Gingerbread Shortbread

If cookies had their own Season -- no different than Summer, Winter, Spring or Fall -- it would, most certainly, be the month of December (in case you were wondering: chocolate season is in February; ice cream season in August. Obviously.) December leads us right up to Christmas, the most festive time of the whole year that subsequently demands cookies, and lots of them, to be baked, exchanged, and eaten, preferably with a mug of hot chocolate nearby. Cookie Season includes (but is by no means limited to) everything from gingerbread men to jammy linzer stars, iced sugar cookies to cinnamon-y snickerdoodles, chocolate chip, oatmeal, and peanut butter cookies, pecan sandies, rugelach, and Russian tea cookies (also known as Mexican wedding cookies -- a cookie with an identity crisis). My mom bakes up almond, white chocolate, and apricot cantucci every year; my grandmother churns out batches of fig stuffed cookies from Calabria called nepitelle and shatter-y anise scented pizzelle; I myself opt for these brownie cookies and these crazy chocolate chunk cookies. Bottom line: there is no one way to do Cookie Season, just be sure to bake a lot of whatever you love most.

So! Having said all this, here's my new favorite cookie, one I will most certainly give away in tins as a gift, if I don't change my mind at the last minute and keep them for myself (Merry Christmas to me!) -- this, my friends, is gingerbread shortbread. Now: these are rather simple in appearance -- no rainbow sprinkles or glint of sea salt or melt-y chocolate puddles here -- but don't judge a cookie by its cover! These cookies pack a serious punch, and are more chic than plain, an understated, elegant kind of addition to your cookie repertoire. They're buttery and crumbly and a tiny bit salty, but also spicy and fragrant, the usual ginger bolstered by cinnamon and cloves and nutmeg, with a hint of deep moody molasses. Think of these as shortbread, all dressed up for the holidays, or gingerbread, on a trip to the UK. Most of these were gobbled up by a group of Italians (who generally shy away from anything with cinnamon or spice); two more taste tasters deemed they tasted "just like Christmas;" my sister said that it was impossible to eat just one; they make your whole apartment smell incredible; they're a piece of cake to make, a slice-and-bake kind of deal. I'd go on here, but I'm pretty sure you've already stopped reading this and headed to your kitchen to bake these, haven't you?!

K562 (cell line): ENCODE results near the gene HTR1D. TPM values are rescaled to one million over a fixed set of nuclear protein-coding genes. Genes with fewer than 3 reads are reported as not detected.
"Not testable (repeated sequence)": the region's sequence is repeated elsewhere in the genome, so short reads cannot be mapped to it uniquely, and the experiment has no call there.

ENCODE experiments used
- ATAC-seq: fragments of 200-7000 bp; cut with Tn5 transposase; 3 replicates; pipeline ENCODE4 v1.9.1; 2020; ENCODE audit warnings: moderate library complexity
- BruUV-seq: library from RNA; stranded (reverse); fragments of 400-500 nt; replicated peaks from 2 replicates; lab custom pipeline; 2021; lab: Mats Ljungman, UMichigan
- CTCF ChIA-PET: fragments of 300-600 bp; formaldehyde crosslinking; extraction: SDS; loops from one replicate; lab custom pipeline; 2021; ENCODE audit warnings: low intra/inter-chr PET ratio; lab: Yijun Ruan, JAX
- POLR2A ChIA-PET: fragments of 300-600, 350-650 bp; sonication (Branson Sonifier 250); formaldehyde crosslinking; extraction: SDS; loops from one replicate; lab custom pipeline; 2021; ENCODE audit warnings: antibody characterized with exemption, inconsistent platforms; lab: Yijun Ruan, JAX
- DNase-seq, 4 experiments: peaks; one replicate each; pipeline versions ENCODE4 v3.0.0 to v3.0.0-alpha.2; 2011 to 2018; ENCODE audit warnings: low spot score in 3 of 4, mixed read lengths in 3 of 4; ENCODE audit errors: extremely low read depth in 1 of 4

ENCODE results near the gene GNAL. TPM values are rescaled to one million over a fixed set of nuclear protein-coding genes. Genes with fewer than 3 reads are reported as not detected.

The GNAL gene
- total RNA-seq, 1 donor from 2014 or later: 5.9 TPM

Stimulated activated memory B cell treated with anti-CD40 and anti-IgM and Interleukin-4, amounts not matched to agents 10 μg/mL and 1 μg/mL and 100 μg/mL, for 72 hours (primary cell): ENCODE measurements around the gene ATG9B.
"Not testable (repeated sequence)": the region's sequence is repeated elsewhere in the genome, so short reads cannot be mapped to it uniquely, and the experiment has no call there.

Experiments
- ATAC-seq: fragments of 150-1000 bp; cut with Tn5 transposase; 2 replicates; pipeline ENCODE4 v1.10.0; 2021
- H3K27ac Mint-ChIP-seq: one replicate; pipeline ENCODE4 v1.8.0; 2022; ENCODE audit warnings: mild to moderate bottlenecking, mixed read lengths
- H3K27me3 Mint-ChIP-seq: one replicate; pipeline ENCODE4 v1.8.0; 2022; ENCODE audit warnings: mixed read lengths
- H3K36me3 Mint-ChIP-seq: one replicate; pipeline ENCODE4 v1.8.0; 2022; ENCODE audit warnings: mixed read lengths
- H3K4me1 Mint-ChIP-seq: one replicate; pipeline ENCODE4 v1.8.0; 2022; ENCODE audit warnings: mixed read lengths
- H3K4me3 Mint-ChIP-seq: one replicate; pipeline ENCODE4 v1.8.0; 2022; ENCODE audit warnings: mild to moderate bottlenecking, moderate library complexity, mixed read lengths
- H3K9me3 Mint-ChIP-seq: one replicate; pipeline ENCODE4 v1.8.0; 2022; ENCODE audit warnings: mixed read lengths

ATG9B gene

A couple of notes: In the original recipe, there is also the addition of 1/8 teaspoon cardamom (I didn't have any on hand) plus dried cranberries, to be mixed in to the batter at the end (I wanted to keep my cookies plain). Feel free to add either or both of these as you wish. Interestingly, I found that on the first day I baked these, they were more gingerbread than shortbread; when I baked the rest of the dough two days later, the buttery shortbread flavor was a lot more pronounced and these were more shortbread than gingerbread. In any case, the roll of dough for these can most certainly be made in advance; the dough is easy to cut straight from the fridge. 

Looking for other gingerbread recipes? I've got this classic gingerbread, this gingerbread cake, these chocolate gingerbread bars, and these gingerbread cookies. Looking for other recipes with shortbread? I've got these classic shortbread cookies and this pear and chocolate tart with a shortbread crust.

Recipe barely adapted from

2 sticks (8 ounces or 250 grams) unsalted butter, softened
3/4 cup (120 grams) powdered sugar
2 tablespoons molasses
1 teaspoon vanilla extract
1/2 teaspoon salt
2 and 1/3 cups (about 305 grams) all-purpose flour
1 1/2 teaspoons ground ginger
1 teaspoon ground cinnamon
1/4 teaspoon ground cloves
1/4 teaspoon freshly grated nutmeg

In a stand mixer fitted with the paddle attachment, cream butter, powdered sugar, molasses, vanilla, and salt until smooth. In a separate bowl, mix together the flour and spices. Gradually add the flour/spice mixture and mix on low until combined. On wax paper or parchment paper, form into a 12- to 14-inch log and freeze at least 30 minutes or until firm. Alternatively, you can also refrigerate this until cold. 

When ready to bake, preheat oven to 350°F. Cut the shortbread dough into 1/4-inch slices and bake for 11-14 minutes on parchment lined baking sheets. Makes 25-30 cookies (really depends on thickness though). 

No comments :

Post a Comment